Author Interview – Melrose Dowdy

More From This Author

Books & Stories
I post my illustrations daily on Twitter. While I'm not open for commissions, I do explain the stories attached to the illustrations there. @MelroseDowdy
Like many artists, I also have a Linktree showing all the places you can reach me. melrosedowdyart

Story Art Sneak Peek

Amazing Artwork By Daniela Rivera

"Death in the Highlands"

Anthology: The Devil Who Loves Me
Release Date: June 23rd, 2023
Preorders: Paperback | Kindle
About the Author:Melrose Dowdy is an illustrator working primarily in digital media and an author of speculative fiction. After obtaining an education in fine art, Melrose began a cross-country journey in the USA seeking out the most inspirational art and stories to inspire greater creativity. Melrose stalks the internet like a regular ghost and often shares art at Twitter and various Discord servers.
Q & A

How does it feel to have this story published for the first time?

I'm ecstatic and elated to have this opportunity to share my work with others!

What inspired the idea for your story?

I wanted to tackle the subject of the struggle against Death, the yearning toward life, in an artful way. That meant I had to personify Death and create a context in which this drama could play out. I couldn't think of a more mystical and foreboding place than the Highlands of Scotland.

We know that writing can be a tumultuous journey with a lot of obstacles, what is your kryptonite as a writer?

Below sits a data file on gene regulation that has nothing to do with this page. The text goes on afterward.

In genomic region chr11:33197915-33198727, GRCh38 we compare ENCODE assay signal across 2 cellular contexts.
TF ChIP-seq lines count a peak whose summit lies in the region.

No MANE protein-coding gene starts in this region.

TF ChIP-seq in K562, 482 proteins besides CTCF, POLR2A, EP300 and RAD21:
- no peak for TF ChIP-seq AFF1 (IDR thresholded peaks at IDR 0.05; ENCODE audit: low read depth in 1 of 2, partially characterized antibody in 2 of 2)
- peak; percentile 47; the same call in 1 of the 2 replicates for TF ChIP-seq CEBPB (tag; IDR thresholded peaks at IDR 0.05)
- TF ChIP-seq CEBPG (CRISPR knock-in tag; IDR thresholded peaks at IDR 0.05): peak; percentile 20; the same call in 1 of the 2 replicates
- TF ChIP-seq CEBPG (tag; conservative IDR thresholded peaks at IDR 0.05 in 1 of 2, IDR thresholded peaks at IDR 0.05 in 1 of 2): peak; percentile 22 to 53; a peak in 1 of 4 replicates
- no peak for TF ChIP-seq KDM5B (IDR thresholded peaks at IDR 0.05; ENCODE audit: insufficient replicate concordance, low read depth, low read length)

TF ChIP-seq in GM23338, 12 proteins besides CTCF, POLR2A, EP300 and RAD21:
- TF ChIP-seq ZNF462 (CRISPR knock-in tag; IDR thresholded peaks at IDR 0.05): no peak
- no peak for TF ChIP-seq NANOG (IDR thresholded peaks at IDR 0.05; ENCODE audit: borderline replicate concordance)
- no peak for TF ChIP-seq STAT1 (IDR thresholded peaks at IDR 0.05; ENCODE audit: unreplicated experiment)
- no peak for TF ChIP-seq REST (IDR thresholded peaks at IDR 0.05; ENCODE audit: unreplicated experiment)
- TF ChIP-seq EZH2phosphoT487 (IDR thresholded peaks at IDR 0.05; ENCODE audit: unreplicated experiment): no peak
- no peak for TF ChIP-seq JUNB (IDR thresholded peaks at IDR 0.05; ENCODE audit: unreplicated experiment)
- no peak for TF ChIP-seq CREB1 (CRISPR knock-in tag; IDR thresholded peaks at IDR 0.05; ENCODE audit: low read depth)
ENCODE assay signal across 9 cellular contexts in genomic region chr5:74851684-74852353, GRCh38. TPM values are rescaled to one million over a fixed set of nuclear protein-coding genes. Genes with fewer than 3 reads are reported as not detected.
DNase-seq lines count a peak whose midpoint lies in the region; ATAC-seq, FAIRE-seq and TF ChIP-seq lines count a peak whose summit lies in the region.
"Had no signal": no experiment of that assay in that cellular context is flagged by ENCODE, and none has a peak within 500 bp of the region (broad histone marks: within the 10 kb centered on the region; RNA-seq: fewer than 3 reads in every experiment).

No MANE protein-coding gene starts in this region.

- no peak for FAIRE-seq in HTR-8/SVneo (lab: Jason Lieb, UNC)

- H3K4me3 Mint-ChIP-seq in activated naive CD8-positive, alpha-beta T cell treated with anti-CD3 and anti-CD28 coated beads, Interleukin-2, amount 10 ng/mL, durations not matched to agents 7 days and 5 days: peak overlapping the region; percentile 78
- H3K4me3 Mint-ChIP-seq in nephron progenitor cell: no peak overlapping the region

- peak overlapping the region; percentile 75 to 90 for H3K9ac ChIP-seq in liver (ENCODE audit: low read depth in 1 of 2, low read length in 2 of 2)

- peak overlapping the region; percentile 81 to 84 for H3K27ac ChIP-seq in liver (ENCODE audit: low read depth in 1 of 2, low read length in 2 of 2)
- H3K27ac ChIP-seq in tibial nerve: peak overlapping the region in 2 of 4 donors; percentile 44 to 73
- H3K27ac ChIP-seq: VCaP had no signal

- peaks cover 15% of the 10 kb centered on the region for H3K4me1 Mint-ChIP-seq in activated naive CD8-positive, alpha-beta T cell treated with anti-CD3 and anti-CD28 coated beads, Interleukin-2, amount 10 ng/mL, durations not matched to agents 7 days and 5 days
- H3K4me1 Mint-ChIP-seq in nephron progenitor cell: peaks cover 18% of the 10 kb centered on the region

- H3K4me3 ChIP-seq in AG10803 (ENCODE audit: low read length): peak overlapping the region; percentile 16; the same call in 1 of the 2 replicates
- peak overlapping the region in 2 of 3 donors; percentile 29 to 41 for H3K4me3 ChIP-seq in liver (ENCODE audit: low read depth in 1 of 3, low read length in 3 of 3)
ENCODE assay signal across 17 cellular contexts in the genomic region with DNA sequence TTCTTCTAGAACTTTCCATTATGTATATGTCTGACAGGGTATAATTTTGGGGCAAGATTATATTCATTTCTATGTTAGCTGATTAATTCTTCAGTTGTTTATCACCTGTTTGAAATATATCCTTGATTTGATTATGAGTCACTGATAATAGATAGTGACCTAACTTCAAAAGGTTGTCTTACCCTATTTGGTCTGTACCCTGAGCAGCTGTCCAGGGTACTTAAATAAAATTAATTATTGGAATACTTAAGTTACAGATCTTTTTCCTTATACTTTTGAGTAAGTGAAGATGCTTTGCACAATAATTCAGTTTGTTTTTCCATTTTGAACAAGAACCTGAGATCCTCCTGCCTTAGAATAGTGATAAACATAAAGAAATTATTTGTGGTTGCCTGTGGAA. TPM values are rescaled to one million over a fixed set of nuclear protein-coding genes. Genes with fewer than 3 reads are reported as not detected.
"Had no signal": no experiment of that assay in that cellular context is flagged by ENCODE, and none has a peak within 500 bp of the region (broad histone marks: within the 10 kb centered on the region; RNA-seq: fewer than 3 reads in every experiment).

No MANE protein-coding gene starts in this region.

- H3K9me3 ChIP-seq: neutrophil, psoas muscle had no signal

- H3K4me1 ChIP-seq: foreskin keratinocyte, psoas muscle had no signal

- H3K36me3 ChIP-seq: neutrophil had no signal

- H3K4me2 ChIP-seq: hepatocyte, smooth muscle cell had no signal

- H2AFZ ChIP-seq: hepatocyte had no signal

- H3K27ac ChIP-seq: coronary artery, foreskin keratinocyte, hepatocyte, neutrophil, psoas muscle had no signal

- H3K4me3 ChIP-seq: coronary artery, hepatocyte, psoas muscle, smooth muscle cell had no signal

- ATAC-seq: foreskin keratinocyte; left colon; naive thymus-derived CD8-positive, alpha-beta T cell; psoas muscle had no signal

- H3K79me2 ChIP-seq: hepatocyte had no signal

I illustrate all my writing, which means the writing takes twice as long.

Clearly, you’ve succeeded at writing a captivating story for GrendelPress, but we all start somewhere. What advice would you give yourself as a young writer?

Writing short stories means you can learn from your mistakes twice as fast. The worst mistake is tackling a large project as an amateur.

We’d like to argue that every good story makes both the author and the readers feel something. What perspectives or beliefs have you challenged with your story?

Death can be cheated, and it should be every now and then. It's a person with a personality. It can be charmed and bargained with. Death passes over people who deserve a little more time to live. Obviously Death is known for its cruelty, but it's merciful and generous, too.

What do you love most about your story’s genre?

Horror works best for me when it's crossed with other genres like fantasy or romance, and that's the effort I made with Death in the Highlands.

Tell us about your favorite author. What about their book(s) call to you and how do they inspire your own writing?

Peter S. Beagle is a favorite author of mine because of The Last Unicorn. I never stop mentioning how skillfully he tackles themes of transformation and death in that novel specifically.

What are some other genres you’d like to break into and why?

I spend more time writing fantasy because it pulls from tried-and-true archetypes and themes that we know can move our hearts. The lake should have a lady in it. The ailing kingdom has a sick king. The world of the afterlife is not so far away as it seems. These symbols allow us to touch a spirit that's older and greater than ourselves.

If you had to pick another story of yours to share with your readers, what would it be?

I'm working on a series of YA short stories with a titular character called Sarah Lambert. She lives in the afterlife world, and her job is to deliver people there. Unfortunately, things in the afterlife are run by bureaucracies just as they are on Earth. A web of red tape and middle management absurdity turn the process into chaos. The Bureau of Psychopomps lost her boyfriend while delivering him to the afterlife, and she is seeking him out.
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